When I think about bringing young kids and seniors together, I always smile thinking about my oldest son’s learning from his own grandfather. At a very young age, he worked side by side with his “Poppi” as they built a handcrafted wooden canoe. Although he may have been too young to actually contribute much, he soaked up every second of the experience, learning from the older generation. The pride both he and his grandfather felt, will last them both a lifetime.
The commitment of Phoenix Senior Living to continue to build upon our Intergenerational Programming is and always will be front and center for me as the founder. Not only do I have my own personal experiences to draw from, but I continue to see the rewards of bringing our youngest and oldest generations together in our communities. Both groups have so much to teach and learn from each other and our opportunity is to continue to find meaningful ways to bring them together. Activities that are fun for everyone involved and that also pay positive dividends in kids’ and seniors’ lives as well as for society as a whole.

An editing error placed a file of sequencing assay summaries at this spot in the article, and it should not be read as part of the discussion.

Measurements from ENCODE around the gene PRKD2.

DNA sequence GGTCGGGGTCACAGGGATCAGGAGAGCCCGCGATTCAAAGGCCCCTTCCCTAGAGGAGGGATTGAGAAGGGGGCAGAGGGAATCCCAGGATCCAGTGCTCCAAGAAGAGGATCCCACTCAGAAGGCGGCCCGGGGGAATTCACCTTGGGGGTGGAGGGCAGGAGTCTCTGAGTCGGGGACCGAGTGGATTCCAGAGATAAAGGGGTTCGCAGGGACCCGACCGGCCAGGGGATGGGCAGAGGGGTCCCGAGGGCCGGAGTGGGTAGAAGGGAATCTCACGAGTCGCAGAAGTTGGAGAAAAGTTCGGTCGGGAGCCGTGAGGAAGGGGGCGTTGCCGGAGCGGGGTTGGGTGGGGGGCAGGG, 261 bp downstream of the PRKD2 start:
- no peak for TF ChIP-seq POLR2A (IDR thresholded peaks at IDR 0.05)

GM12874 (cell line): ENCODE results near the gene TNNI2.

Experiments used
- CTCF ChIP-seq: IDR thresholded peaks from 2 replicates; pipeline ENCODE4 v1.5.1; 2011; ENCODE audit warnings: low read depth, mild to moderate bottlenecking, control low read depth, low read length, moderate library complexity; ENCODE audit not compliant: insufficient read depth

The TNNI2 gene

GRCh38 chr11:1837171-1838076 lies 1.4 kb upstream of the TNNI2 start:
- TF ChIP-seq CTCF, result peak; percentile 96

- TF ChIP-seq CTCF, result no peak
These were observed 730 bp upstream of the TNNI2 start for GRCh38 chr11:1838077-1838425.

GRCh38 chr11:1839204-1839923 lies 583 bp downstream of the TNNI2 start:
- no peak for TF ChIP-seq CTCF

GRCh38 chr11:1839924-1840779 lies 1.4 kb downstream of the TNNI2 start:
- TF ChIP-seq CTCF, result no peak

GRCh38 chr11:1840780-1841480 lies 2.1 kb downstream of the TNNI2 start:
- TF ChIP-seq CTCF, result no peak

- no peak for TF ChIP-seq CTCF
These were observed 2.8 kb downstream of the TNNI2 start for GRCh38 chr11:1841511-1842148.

Generations United, a non-profit organization, has a number of benefits and statistics that underscore the value and importance of intergenerational programming:
- Seniors who regularly volunteer with children burn 20% more calories per week, experienced fewer falls, were less reliant on canes and performed better on memory tests than their peers.
- Seniors with dementia and other cognitive impairments experience more positive effects during interactions with children than they did during non-generational activities.
- Seniors learn new innovations and technologies from their younger counterparts more readily.
- Children, in schools where seniors were regularly involved, had more improved reading scores compared to peers at schools without older adults involved.
- Interacting with seniors enabled young people to develop a positive attitude toward aging, a sense of purpose and community service.
- Youth involved in intergenerational mentoring programs are 46% less likely to begin using illicit drugs, 27% less likely to begin using alcohol and 52% less likely to skip school. Young people gain positive role models with whom they can interact on a regular basis.
It is interesting, but in so many ways, the young and the old share a different rhythm than those of us called “adults”. It is a rhythm that focuses not only on doing, but on the power of being. It is the simplicity of playing with blocks or tending flowers. The young and the old are most closely connected with the essence of living. They enjoy living in a moment that is the grand sum of the past, present and the future. They do not view time as an enemy– rushing time or pushing to fit as much into every hour as possible – time becomes a comfortable companion, a circle rather than a hard line for the young and the old. We have the ability to make a difference in society by keeping our newest and our wisest generations connected. They matter to each other!!